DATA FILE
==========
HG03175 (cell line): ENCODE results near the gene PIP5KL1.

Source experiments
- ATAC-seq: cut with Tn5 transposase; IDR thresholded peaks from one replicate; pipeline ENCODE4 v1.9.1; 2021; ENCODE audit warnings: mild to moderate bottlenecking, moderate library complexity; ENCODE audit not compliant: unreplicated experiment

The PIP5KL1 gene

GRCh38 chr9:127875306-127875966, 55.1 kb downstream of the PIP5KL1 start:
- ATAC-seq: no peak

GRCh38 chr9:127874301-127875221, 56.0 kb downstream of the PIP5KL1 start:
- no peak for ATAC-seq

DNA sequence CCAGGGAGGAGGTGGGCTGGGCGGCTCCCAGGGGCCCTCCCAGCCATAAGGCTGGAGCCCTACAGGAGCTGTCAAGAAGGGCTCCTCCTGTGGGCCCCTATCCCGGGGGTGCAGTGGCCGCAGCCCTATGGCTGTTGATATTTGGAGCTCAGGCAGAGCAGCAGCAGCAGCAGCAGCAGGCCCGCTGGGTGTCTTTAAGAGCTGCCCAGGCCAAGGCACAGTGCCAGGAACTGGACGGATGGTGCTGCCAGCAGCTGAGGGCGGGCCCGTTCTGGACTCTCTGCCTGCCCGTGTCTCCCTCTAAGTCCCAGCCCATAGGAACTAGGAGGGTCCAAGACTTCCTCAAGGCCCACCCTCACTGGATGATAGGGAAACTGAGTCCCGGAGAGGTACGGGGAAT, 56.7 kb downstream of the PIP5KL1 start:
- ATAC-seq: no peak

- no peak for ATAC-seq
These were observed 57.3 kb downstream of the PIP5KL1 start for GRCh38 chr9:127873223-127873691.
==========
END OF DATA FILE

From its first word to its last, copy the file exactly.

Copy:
HG03175 (cell line): ENCODE results near the gene PIP5KL1.

Source experiments
- ATAC-seq: cut with Tn5 transposase; IDR thresholded peaks from one replicate; pipeline ENCODE4 v1.9.1; 2021; ENCODE audit warnings: mild to moderate bottlenecking, moderate library complexity; ENCODE audit not compliant: unreplicated experiment

The PIP5KL1 gene

GRCh38 chr9:127875306-127875966, 55.1 kb downstream of the PIP5KL1 start:
- ATAC-seq: no peak

GRCh38 chr9:127874301-127875221, 56.0 kb downstream of the PIP5KL1 start:
- no peak for ATAC-seq

DNA sequence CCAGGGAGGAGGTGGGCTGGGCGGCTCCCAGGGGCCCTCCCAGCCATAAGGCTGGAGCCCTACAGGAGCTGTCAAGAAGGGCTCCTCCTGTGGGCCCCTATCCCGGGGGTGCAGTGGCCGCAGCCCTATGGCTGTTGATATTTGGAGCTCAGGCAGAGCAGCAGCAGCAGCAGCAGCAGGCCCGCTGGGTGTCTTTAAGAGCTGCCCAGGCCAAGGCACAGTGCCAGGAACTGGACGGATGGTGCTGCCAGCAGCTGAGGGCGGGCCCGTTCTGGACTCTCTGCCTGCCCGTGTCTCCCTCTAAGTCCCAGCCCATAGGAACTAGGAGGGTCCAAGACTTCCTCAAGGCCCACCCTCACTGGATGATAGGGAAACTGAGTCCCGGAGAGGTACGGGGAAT, 56.7 kb downstream of the PIP5KL1 start:
- ATAC-seq: no peak

- no peak for ATAC-seq
These were observed 57.3 kb downstream of the PIP5KL1 start for GRCh38 chr9:127873223-127873691.